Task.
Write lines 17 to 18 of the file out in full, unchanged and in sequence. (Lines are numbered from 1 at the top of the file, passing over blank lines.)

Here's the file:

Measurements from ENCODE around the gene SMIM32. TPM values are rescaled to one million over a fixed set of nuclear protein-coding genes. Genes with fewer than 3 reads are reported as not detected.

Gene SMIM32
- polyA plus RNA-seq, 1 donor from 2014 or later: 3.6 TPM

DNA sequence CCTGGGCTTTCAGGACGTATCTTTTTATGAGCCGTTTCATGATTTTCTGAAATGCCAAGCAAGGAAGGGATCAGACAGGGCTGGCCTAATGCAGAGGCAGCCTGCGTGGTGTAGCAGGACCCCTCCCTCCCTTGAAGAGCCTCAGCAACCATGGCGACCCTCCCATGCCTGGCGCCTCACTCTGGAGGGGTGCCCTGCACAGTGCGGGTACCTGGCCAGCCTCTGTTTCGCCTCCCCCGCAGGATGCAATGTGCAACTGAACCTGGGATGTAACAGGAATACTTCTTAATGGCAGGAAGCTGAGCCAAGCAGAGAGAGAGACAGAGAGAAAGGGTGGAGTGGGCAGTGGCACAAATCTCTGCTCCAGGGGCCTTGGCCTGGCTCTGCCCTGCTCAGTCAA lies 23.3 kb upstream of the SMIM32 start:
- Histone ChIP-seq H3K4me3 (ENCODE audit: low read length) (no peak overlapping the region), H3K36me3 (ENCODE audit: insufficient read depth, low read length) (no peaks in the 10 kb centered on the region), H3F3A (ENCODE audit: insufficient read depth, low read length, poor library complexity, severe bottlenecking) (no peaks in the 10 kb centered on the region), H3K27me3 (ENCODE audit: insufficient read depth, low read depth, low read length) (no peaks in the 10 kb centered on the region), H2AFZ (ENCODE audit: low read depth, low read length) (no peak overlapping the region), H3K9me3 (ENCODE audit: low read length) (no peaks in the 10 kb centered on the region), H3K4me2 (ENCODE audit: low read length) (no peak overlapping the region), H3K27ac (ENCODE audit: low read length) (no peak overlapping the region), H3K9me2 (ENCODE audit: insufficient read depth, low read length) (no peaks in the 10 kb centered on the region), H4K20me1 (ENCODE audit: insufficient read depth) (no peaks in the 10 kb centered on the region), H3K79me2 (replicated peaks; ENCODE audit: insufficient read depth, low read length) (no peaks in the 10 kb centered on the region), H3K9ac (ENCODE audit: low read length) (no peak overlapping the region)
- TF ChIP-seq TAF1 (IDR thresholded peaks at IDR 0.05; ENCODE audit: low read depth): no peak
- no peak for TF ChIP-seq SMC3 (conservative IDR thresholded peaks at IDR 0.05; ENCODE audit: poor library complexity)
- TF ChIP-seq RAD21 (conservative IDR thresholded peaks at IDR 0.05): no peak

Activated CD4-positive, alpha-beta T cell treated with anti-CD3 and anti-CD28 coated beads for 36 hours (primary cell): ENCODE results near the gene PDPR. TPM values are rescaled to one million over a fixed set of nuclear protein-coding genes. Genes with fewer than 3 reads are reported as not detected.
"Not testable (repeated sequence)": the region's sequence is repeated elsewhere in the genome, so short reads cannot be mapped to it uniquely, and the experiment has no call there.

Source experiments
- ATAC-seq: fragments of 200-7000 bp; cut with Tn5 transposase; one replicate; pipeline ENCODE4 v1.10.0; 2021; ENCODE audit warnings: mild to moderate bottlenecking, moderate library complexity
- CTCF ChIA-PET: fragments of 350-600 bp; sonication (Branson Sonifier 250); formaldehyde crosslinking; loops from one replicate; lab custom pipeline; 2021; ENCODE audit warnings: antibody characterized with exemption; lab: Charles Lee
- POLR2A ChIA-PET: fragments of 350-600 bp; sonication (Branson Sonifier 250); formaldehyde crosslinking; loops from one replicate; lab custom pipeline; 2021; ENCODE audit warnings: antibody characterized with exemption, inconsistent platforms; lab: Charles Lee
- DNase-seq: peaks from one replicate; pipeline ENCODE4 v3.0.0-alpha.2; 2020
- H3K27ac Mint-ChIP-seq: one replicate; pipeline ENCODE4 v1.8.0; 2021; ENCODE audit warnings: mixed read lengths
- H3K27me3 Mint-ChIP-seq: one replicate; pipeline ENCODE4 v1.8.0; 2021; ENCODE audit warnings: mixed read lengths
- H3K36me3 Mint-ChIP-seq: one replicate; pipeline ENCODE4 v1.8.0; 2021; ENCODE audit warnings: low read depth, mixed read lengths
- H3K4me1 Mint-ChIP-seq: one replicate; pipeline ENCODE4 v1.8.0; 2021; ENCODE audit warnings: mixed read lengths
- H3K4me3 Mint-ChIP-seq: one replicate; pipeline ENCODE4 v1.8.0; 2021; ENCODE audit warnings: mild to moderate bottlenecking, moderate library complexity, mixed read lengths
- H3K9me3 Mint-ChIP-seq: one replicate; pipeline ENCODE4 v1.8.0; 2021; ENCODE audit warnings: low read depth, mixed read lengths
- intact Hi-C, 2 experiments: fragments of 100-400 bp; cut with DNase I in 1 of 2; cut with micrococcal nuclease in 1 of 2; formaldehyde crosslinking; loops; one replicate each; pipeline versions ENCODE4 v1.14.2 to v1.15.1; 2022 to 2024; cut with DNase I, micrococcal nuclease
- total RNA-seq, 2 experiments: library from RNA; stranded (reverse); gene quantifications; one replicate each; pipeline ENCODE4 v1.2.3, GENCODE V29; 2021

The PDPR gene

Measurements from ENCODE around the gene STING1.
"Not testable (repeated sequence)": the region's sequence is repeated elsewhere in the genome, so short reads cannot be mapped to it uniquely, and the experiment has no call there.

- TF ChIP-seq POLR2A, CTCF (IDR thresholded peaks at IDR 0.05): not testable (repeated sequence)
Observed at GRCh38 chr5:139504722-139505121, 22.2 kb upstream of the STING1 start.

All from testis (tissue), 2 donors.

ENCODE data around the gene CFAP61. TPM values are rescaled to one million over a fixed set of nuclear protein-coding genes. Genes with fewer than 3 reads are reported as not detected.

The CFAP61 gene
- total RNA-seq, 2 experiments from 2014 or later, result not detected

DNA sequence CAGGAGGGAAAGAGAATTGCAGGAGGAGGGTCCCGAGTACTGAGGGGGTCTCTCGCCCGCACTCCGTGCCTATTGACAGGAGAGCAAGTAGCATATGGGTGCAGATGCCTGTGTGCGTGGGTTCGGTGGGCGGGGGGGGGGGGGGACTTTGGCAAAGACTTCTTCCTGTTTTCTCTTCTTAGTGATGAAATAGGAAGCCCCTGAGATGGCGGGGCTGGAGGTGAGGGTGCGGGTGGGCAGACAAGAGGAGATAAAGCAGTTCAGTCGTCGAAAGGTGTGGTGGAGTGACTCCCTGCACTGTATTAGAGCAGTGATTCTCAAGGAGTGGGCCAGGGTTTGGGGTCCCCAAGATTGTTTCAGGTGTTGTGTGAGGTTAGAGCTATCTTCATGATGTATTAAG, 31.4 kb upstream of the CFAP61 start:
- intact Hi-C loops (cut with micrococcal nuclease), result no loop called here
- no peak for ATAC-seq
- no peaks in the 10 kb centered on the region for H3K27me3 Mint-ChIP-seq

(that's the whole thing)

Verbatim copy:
- H3K27me3 Mint-ChIP-seq: one replicate; pipeline ENCODE4 v1.8.0; 2021; ENCODE audit warnings: mixed read lengths
- H3K36me3 Mint-ChIP-seq: one replicate; pipeline ENCODE4 v1.8.0; 2021; ENCODE audit warnings: low read depth, mixed read lengths